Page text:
No choice but to use personhood for the sake of its inversion. I cannot think of a more delicate operation. And perhaps it is absurd to construe any of this under the heading of politics, since it does not speak directly to any real world struggle. For many years, I have tried to focus my thought and critical skills on the matrix of this problem. Along the way I have rejected the spiritualist thesis, which dissolves the small I in a transcendent I, small mind in big mind, etc. (so many millions of versions of this). The spiritualist thesis retains the private under the heading of a journey into wholeness: from the alone to the Alone. Today, this strikes me as an ahistorical, religious evasion, full of magical guarantees. It is incapable of achieving the inversion I am talking about; it remains individualistic after all. Perhaps it helps along the way, but there is a step it does not take, which has to do with the dimension of work―with the double strategy, which is nothing if not an immanent process. At the same time, as much as the priviledge given to individual existence is unconscious, I believe that the ‘eradication’ (the word is too strong) of that priviledge also proceeds unconsciously. It goes a path and gets to work without consciousness knowing what it is up to. It is not a matter of a new decision, a deliberate overturning of personhood, a new sacrifice of self. It’s never about “denying” the small-scale. But it is also too easy to view the small-scale as the broad-scale (the non-dual position).
The best I can say is this: on my side, no inversion ever takes place. I’ll die me, I’ll keep talking me, nothing else will ever really make sense; I’ll even use me as a tool to advance the inversion; I’ll confess it all, turn my weak heart inside out like a glove, showing it to have been inside out from day one, destined for the other’s heart all along. Whereas on our side, the inversion pulls us all in. The small-scale love we had will never be the full story. It will never have been just a one-to-one, never quite person-to-person. A different destiny let itself intervene under the heading of “generic subjectivity.” Granted, it is painfully obvious that its operation is, at this point in history, unstable, faltering, precarious. The very instant we catch a glimpse of the inversion, something intrudes to return us to the conventionality of the private. Again, we must conceive of this as a double strategy situated, as Maurice Blanchot would put it, between the everyday and the infinite.
I started this reflection by naming a gap between small- and broad-scale love. I have progressively “abstracted” the discussion away from what anyone could reasonably call political concerns. But we must seek a thought of politics beyond parlimentarianism and democracy. A working hypothesis: Politics is the intelligence of a group committed to inverting the personal and the private property relations it implies. Politics as the pure prescription of this inversion: the work of constructing, from within the small-scale arrangements in which we all inevitably find ourselves, a beyond of private interest and personhood. As I have said, I believe this is the most delicate, long-term battle, since (if we’re honest with ourselves) ‘eradicating’ in thought, word and deed our complicity with those relations―with capitalism―is in most circumstances not only hard but forbidden. It takes a group committed to the possibility of this inversion, this radical unbinding from the conditions that support capital (which also support law as we know it, the university system, the employment system, etc.). Because every time we look each other in the face, every time we exchange words, the great temptation is to slip back into the personal-private view, which sees us as mere individuals arrayed in an “intersubjective” space. It takes intense group support and collective dedication to bear with the failures and regressions of this work and with the bold experimental leaps in expression and organization it demands. Without ridicule, the political group will always be looking for how this inversion can be readied or advanced, without ever believing that it demands they get lost in the group or lose their own singularity as persons in the process.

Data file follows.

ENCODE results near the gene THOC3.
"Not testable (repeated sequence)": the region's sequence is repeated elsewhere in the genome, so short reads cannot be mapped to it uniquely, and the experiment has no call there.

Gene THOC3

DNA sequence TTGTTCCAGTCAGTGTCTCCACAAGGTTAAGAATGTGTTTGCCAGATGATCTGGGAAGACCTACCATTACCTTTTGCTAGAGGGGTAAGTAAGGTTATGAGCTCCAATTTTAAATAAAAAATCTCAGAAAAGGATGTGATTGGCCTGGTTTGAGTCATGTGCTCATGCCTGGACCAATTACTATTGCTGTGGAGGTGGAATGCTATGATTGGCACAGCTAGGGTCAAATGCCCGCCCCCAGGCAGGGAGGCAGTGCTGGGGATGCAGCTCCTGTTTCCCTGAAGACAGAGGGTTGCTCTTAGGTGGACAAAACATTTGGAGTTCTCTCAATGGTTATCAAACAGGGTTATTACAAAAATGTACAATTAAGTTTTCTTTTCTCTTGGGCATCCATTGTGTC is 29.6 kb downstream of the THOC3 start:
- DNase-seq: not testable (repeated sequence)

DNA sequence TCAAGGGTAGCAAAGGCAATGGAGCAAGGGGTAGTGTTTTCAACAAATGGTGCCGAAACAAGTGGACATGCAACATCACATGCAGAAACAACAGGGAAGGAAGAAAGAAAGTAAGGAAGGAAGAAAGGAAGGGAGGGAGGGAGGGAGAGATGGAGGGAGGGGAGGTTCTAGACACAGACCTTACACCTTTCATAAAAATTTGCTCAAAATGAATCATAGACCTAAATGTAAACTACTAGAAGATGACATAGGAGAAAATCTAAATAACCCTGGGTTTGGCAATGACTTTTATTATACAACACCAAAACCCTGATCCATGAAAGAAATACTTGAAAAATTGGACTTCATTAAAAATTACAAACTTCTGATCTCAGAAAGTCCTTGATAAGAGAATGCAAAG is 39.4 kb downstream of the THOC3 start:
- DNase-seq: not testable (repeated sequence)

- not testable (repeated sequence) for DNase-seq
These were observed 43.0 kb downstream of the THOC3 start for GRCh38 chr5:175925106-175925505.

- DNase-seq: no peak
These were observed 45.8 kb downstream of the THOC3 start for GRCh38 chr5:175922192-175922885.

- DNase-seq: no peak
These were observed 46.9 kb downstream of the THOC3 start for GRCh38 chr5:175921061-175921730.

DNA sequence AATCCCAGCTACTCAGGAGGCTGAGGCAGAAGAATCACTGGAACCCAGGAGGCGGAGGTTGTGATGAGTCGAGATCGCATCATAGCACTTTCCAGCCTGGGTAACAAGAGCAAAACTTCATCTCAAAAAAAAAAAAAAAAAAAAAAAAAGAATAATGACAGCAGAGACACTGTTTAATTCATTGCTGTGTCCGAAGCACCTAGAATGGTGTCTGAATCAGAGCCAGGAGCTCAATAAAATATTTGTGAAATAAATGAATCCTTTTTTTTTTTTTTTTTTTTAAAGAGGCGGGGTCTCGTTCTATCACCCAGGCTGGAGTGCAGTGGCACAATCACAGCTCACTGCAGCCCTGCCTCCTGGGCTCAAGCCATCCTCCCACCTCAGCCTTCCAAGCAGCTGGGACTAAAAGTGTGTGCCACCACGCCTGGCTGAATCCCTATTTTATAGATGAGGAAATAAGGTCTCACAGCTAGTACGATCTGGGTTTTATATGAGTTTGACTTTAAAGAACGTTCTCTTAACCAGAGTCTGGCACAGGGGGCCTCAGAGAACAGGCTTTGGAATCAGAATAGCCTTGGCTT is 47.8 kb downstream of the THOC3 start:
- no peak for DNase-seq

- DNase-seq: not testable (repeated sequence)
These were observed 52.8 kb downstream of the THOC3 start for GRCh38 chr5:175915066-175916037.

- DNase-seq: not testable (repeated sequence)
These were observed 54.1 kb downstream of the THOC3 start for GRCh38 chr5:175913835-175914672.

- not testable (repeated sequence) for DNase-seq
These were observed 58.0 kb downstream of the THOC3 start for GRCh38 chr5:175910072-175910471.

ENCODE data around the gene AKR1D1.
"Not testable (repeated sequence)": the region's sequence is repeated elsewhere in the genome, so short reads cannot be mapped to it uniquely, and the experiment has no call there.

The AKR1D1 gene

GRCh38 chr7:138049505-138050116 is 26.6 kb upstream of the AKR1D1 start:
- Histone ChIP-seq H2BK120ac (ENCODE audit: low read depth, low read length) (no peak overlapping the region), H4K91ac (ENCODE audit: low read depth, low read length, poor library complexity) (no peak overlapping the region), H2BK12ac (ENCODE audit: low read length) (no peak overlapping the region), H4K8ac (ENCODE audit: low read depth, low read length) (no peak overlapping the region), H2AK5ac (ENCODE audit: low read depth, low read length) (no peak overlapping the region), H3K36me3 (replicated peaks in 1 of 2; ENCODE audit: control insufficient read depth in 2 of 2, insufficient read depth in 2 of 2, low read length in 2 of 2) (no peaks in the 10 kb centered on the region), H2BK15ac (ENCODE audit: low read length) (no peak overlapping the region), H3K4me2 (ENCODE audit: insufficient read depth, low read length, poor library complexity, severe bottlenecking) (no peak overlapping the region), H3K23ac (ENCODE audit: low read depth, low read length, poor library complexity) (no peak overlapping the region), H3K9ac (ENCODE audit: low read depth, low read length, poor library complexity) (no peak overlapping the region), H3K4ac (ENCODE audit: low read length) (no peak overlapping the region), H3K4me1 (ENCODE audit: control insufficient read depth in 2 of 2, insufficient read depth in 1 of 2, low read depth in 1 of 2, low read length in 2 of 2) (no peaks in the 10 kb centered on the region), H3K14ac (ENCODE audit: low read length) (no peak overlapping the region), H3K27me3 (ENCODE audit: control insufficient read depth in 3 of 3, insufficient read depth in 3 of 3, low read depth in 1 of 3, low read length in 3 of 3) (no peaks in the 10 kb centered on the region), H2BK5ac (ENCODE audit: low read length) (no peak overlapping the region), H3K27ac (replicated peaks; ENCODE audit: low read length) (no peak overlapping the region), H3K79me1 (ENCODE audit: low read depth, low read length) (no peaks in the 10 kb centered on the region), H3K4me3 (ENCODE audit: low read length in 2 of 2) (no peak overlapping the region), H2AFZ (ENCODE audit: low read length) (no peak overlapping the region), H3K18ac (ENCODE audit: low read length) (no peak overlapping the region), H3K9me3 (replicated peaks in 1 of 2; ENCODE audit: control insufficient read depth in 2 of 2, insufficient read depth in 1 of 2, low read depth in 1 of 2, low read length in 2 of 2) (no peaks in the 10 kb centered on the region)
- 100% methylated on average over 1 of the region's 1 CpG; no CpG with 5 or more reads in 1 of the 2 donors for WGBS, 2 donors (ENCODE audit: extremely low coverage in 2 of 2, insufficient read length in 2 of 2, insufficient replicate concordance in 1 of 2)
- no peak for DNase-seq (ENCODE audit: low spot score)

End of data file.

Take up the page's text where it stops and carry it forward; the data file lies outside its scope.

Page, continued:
Forgive me one more hypothesis. Small-scale love―which works on the model of the Two, the one-to-one―is not capable of teaching this inversion to us. Why? Because it is precisely small-scale love in its intimacy that teaches us the ultimate value of our singularity. Small-scale love touches us because it is so personal. Without it, we would probably never learn the value of compassion, empathy, patience, and so on. Without it, we would have no basis from which to invert it. It seems to me unmistakeable that politics is an extension of love in the direction of the generic; but this extension is at the same time a cancellation and metamorphosis.
We should stop trying to find echoes of amorous and familial in political love (the mistake of “brotherhoods,” “nations,” collective “unity” in general). One sees again the necessary interplay of a dual strategy, a cognizance of levels and of the different interventions they require. Small-scale love is not a game, or to be taken lightly or less seriously. “Politics” in the sense I have defined it would have to cut across it diagonally. It would have to become capable of reorienting it, of giving it new trajectories that are paradoxically anti-privative, anti-possessive. One could say: this is precisely the fulfillment of a love that now knows no jealousy, no partiality, no unkindness, no exclusivism. But to raise the banner of that type of love―in the fullness of its genericity―we require a real strategy that goes against the grain of all concern for personal-private existence, though of course without falling into the trap of sacrificing ourselves for the whole (which is just another ploy to recoup the private, to make the small I die into the big I, etc.).